Issue: May 2016


AUTOSAR gears up for autonomous driving



by James Hilton

The main game changers for the development of automotive electric/electronic (E/E) architectures will be future develop­ments and new applications in the fields of connectivity as well as highly automated and autonomous driving.

In response, the new AUTOSAR Adaptive Platform is being specially designed to meet resulting key requirements, such as high data processing capacities and update “over the air” capability.

Automotive Industries (AI) asked Stefan Rathgeber, Head of AUTOSAR Center, Corporate Systems and Technology at Continental Automotive, and AUTOSAR Spokesperson, what is the progress on the AUTOSAR Adaptive Platform?

Rathgeber: I am confident that the initial release 1.0.0 will take place as intended at the end of the first quarter of 2017. This early release will offer a set of minimum required features. Based on market requirements and feedback, enrichment of features will follow with short release cycles. We have established the basic architecture and are currently finalizing the work on the core interface layers for applications, the middleware and the operating systems AI: Are any of the features available already?

Rathgeber: AUTOSAR is aiming to reuse and extend existing technologies in the automotive and related industries depending on the feature discussion within the working groups. Internally we are already working on a first baseline containing prototype solutions and feasibility studies. But publications are not planned before our first release date by Q1/2017.

AI: How will it be integrated with the AUTOSAR Classic Platform?

Rathgeber: With the Adaptive Platform AUTOSAR aims to provide an optimal standardized software framework for new applications in the fields of connectivity and highly automated and autonomous driving. But one of the main drivers for AUTOSAR is to keep the existing and the new technologies compatible. So AUTOSAR will care that classic and adaptive applications can be seamlessly combined at least on Ethernet level. AI: Are you continuing to develop the Classic Platform?

Rathgeber: The Classic Platform remains the system of choice with regard to control units from the classical e/e domains of the automobile. It continues to be the preferred solution for applications that make limited demands on hardware resources while fulfilling safety requirements and providing hard real-time capabilities. Upcoming new functionalities will be realized depending on the market need by the classic platform or by the Adaptive Platform, which is designed to meet the special requirements for dependable high performance ECUs.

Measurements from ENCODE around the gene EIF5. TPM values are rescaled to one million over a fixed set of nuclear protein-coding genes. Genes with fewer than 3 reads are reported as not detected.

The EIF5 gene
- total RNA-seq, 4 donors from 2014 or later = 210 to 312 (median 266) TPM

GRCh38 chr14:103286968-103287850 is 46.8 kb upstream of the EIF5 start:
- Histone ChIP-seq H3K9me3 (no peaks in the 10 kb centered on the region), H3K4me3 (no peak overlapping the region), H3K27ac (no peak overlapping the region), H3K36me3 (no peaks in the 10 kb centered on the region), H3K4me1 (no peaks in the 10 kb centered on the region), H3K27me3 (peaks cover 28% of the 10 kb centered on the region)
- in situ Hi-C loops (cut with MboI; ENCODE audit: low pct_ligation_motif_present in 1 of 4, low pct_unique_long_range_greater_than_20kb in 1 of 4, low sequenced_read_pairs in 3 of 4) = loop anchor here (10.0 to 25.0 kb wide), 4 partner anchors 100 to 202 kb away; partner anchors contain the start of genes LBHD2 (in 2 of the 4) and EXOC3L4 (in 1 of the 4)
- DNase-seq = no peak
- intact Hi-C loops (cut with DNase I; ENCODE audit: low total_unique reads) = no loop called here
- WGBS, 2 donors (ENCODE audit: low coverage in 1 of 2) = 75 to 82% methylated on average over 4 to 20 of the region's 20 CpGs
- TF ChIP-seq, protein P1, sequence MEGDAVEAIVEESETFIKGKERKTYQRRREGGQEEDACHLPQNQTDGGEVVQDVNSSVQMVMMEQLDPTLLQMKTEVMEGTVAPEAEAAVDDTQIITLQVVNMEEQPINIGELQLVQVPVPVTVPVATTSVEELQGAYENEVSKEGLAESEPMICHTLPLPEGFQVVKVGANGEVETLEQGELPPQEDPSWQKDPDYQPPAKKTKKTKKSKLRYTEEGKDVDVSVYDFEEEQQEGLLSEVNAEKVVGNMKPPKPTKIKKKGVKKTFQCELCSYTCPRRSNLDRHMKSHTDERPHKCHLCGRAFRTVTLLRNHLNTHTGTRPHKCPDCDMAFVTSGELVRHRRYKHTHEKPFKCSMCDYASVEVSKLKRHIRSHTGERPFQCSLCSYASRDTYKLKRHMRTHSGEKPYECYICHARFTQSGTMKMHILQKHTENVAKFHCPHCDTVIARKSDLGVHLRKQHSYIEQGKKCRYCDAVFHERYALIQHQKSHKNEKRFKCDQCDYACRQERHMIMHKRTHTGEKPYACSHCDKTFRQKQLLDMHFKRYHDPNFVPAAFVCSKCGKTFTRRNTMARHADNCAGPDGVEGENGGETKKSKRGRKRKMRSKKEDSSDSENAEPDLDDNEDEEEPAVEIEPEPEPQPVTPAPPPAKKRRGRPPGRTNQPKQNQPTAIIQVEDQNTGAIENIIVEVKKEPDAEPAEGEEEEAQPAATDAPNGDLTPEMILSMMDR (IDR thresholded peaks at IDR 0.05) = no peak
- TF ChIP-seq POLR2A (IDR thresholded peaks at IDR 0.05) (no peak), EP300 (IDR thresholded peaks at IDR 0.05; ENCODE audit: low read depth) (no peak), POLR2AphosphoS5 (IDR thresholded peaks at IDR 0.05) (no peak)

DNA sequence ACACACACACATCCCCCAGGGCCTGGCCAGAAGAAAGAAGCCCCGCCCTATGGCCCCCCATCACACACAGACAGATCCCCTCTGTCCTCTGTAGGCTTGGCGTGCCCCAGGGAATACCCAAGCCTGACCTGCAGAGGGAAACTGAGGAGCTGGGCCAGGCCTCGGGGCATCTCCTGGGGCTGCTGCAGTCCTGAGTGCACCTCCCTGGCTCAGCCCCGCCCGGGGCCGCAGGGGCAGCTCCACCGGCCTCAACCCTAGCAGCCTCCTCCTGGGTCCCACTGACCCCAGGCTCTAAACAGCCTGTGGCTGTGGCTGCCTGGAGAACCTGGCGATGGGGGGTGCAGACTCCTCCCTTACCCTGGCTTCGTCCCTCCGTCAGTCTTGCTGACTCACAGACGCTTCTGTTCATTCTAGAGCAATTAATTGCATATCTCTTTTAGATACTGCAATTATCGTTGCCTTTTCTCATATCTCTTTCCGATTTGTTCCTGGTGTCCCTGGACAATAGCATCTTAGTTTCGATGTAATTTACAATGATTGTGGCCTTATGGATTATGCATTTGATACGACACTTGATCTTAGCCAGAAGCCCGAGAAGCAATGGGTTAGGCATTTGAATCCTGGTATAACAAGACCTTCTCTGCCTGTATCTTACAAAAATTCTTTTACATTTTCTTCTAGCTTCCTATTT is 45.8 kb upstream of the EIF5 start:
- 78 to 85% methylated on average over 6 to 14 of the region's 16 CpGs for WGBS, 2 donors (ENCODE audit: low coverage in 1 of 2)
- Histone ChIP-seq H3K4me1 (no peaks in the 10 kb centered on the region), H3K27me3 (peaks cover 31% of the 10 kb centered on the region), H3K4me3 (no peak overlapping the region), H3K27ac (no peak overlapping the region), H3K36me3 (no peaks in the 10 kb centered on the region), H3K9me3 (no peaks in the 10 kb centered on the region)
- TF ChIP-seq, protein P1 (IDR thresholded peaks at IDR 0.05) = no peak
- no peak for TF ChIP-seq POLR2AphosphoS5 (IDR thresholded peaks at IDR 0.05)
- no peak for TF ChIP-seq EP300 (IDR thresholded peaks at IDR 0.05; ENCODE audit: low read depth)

AI: What impact will the new platforms and systems have on hardware suppliers?

Rathgeber: The Adaptive Platform will be a dynamic system that includes the middleware, a support for complex OS via a POSIX interface and state-of-the-art multicore microprocessors. This is a huge benefit for our users as multicore systems will become more and more common in the automotive domain in the future. The Adaptive Platform is designed as a hardware-independent architecture and the main communication approach is based on service oriented communication and IP/Ethernet. Thus, the platform will be capable of supporting adaptive software deployment and interaction with non-AUTOSAR systems.

AI: Are hardware suppliers involved in the rollout of the Adaptive Platform?

Rathgeber: AUTOSAR is a cooperation of more than 180 companies, including automotive manufacturers and automotive suppliers as well as tool and semiconductor vendors. Among our core and premium partners are major suppliers such as Bosch, Continental, Delphi and Valeo. These partners continuously contribute their expertise in our working groups during the entire process.

AI: Where to from here?

Rathgeber: In my opinion, there will be four main drivers for new automotive software systems. Highly automated driving will require dependable systems that include fail-safe operational systems, while car-2-X applications demand the interaction of vehicles and off-board systems. With regard to vehicles in the cloud scenarios, we will need to take dedicated means for ensuring security into account. The increased interconnectivity will also lead to a stronger interaction between automotive software systems. As a result, we need to consider non-AUTOSAR and off-board systems in our methodology.



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